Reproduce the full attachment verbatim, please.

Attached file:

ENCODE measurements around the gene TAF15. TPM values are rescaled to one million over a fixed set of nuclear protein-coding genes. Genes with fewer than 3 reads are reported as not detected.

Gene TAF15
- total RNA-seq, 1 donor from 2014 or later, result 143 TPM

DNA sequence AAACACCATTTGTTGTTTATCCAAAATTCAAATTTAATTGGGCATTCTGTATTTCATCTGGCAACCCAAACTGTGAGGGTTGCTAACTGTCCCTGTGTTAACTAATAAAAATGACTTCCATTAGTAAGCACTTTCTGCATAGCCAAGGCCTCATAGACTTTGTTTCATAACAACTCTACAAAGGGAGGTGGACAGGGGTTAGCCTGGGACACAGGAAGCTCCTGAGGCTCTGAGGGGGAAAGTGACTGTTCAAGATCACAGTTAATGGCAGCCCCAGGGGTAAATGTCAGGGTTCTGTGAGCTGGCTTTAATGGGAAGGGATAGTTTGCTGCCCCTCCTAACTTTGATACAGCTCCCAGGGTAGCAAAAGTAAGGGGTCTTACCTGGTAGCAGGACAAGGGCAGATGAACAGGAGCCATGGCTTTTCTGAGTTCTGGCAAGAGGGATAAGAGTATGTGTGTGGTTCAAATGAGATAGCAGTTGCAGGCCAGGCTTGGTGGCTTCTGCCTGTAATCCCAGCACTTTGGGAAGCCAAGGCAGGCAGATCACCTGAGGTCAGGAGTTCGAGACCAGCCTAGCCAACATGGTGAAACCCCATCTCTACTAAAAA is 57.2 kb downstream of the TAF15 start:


ENCODE measurements around the gene TAF15. TPM values are rescaled to one million over a fixed set of nuclear protein-coding genes. Genes with fewer than 3 reads are reported as not detected.

Gene TAF15
- total RNA-seq, 1 donor from 2014 or later, result 143 TPM

DNA sequence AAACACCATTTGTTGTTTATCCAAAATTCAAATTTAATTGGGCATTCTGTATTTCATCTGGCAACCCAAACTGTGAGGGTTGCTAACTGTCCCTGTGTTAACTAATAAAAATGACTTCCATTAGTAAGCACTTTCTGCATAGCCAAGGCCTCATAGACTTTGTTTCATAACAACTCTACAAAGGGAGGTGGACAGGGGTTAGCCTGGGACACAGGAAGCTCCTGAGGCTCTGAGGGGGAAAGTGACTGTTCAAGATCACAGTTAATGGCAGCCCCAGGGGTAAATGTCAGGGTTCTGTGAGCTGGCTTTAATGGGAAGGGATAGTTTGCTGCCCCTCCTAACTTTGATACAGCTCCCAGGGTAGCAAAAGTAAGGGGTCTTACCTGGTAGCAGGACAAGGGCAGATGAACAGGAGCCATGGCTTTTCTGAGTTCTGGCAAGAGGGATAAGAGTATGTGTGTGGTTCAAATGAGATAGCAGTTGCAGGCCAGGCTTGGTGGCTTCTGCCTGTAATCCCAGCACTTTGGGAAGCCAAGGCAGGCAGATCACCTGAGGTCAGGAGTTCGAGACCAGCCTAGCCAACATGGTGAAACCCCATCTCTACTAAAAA is 57.2 kb downstream of the TAF15 start: